The story and it's a story that has taken on the status of myth over time -- goes like this: Shortly before his untimely death in 1993, Frank Zappa said something along the lines of "Just play my music." Succumbing to a lengthy battle with cancer, Zappa is said to have been concerned with his legacy, fearing that the incredibly dense canon of music he'd composed and recorded over the years would wither and die if no one was playing it. So his final wish was that those who loved his work and had been influenced by it would pass it on to future generations by performing it.
It's a fittingly poetic end to an artistically rebellious life. Of course, it may or may not have actually happened. Zappa spent his entire musical career kicking against the bricks, butting his head up against a commercial "pop" music world that labeled him a ne'er do well and freak, and finding the world of classical music an even more hostile environment. Relentlessly inventive and willfully irreverent, Zappa posited a continuum between the modern classical music he revered and tirelessly composed and the blend of improvisation-heavy compositions and scathing social commentary-centered pieces that comprised his "rock" albums.
He ended up frustrated with the way he was received in both worlds. Quite rightly, Zappa believed he would follow the model set forth by so many of the composers whose music he admired -- as an artist who would be undervalued while living and canonized after he'd died.
Nearly 16 years after his passing, the music of Frank Zappa is being played more often than ever, and by ensembles that run the gamut from regional collectives, to orchestras, to string quartets, to touring bands comprised of musicians who'd been part of Zappa's various bands, to a group led by Zappa's son Dweezil. One of these, the fully tenured Project/Object, comes to Buffalo to perform inside the Tralf on Saturday at 8 p.m.
With all of this activity related to Zappa music, it was perhaps inevitable that problems of ownership would arise. Zappa's widow, Gail, in her role at the head of the Zappa Family Trust, has fought tirelessly to protect her late husband's music. Some see this as an attempt to clear the field so that son Dweezil's Zappa Plays Zappa ensemble can reign supreme in the world of Zappa repertory groups. Others believe that Gail Zappa is only carrying on Frank's work and protecting that work from those who would seek to profit unduly from it.
"I had no idea there would be such a huge response worldwide," says Project/Object guitarist Andre Cholmondeley. "But I knew for sure there was a need [for the music] and there were fans everywhere. It's a shame that Dweezil and 'the Mom' find the rest of us nothing more than targets for legal attacks. But so be it. We will play as long as we want to."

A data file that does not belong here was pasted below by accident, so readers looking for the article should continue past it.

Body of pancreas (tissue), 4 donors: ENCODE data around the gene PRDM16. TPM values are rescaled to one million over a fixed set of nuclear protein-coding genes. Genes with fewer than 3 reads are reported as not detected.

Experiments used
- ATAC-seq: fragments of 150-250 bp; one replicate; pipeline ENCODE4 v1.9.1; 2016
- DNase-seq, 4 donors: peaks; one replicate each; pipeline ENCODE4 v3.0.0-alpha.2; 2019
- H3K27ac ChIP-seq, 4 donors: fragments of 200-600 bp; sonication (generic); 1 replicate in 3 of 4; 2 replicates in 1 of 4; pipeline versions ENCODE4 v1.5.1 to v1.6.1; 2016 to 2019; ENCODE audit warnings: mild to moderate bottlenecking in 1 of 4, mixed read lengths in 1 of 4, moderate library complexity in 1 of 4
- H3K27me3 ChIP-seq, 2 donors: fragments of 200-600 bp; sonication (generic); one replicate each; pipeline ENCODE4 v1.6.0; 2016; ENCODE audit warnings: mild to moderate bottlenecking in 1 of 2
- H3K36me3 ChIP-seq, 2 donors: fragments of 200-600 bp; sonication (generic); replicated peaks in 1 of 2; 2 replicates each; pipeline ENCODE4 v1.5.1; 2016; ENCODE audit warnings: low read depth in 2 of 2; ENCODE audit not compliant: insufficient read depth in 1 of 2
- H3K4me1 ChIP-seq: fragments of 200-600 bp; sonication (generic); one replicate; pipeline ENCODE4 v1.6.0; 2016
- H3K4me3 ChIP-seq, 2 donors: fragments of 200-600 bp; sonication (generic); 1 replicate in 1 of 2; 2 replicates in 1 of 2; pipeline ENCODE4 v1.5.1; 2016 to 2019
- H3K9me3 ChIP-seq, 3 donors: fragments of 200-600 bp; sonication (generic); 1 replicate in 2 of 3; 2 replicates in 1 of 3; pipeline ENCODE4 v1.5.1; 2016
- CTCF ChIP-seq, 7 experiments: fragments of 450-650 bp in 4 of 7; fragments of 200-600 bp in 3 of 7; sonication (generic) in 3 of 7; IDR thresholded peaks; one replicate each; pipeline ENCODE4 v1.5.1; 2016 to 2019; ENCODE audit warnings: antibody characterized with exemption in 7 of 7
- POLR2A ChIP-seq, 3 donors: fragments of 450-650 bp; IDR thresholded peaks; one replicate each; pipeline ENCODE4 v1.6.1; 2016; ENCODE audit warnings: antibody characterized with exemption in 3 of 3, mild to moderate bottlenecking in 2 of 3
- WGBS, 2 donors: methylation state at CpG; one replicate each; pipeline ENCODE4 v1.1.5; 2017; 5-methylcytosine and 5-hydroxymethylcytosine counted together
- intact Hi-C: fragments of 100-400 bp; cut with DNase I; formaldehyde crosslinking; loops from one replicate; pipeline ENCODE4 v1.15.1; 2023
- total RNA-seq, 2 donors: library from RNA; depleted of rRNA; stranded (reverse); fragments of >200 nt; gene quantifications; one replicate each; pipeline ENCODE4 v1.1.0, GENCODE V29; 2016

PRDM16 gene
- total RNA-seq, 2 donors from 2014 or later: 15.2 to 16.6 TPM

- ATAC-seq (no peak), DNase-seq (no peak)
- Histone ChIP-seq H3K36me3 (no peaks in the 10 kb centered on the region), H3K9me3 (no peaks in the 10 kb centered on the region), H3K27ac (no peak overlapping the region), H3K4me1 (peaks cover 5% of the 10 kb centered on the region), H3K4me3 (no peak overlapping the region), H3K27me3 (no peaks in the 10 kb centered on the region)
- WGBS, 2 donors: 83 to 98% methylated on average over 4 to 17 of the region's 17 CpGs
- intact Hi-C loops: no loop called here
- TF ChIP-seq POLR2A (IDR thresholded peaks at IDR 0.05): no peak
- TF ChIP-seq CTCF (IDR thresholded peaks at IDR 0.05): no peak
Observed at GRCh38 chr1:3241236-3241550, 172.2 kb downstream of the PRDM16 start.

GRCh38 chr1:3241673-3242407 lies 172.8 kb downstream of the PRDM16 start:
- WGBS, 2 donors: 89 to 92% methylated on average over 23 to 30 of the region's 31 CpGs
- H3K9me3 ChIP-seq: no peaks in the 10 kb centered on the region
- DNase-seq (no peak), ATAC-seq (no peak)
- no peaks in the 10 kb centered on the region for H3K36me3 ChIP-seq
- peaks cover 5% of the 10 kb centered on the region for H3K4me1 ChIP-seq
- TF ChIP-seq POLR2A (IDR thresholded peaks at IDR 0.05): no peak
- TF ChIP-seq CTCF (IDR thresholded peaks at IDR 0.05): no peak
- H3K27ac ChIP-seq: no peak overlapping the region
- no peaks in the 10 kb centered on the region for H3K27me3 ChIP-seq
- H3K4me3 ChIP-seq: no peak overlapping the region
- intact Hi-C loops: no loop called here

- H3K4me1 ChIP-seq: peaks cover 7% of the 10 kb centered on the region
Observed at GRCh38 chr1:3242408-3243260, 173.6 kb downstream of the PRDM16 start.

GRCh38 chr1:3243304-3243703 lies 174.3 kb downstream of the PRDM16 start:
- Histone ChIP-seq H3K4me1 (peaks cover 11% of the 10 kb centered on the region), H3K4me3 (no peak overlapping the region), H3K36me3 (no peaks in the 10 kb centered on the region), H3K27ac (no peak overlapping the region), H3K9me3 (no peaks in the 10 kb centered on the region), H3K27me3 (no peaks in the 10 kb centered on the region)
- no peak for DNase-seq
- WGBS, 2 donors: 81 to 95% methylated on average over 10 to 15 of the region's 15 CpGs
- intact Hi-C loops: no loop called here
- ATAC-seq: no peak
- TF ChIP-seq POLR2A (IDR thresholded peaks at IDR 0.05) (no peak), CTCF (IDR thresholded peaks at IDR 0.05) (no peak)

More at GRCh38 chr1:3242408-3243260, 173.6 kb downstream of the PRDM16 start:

Cholmondeley is referring to the Zappa Family Trust's many actions to control both Zappa's body of work and his image. Most recently, the ZFT sought to prevent the annual Zappanale festival -- held for the past 20 years in the German town of Bad Doberan -- from employing Zappa's image and trademark (the classic soul-patch and walrus mustache that screams "Zappa!") in promotions and merchandising for the festival. (That festival has drawn musicians of all ages from around the world, including Buffalo's Kilissa Cissoko, member of local all-Zappa band the Voice of Cheez.) According to Guardian.co.uk, the ZTF's lawsuit against Zappanale has been denied.
The ZFT has issued many cease and desist letters against Zappa "tribute" bands, unauthorized fan sites, blogs, and in some cases, even the clubs that employ the Zappa repertory bands. Project/Object has been one of them.
Should any of this matter to fans? Probably not. The criteria we use to measure the worth of any Zappa-related project should be the same one Zappa himself would've employed; How valid is it, musically? In the case of Project/Object, the music is, and has been, excellent.
Buffalo audiences have been treated to Dweezil's Zappa Plays Zappa three times over the past few years, and each show has been outstanding. Similarly, Project/Object has been performing here in town since its formation in the early '90s, and Saturday's show -- which features, for the first time playing together, longtime P/O players Ike Willis and Cholmondeley and Zappa alums Don Preston and Ed Mann -- should deepen the band's rather glowing reputation in these parts.
The Zappa fan is the true beneficiary of all of this activity. If Zappa's final wish was indeed that his music be played far and wide, then we might imagine him smiling somewhere off in the great beyond. Or smirking, at least.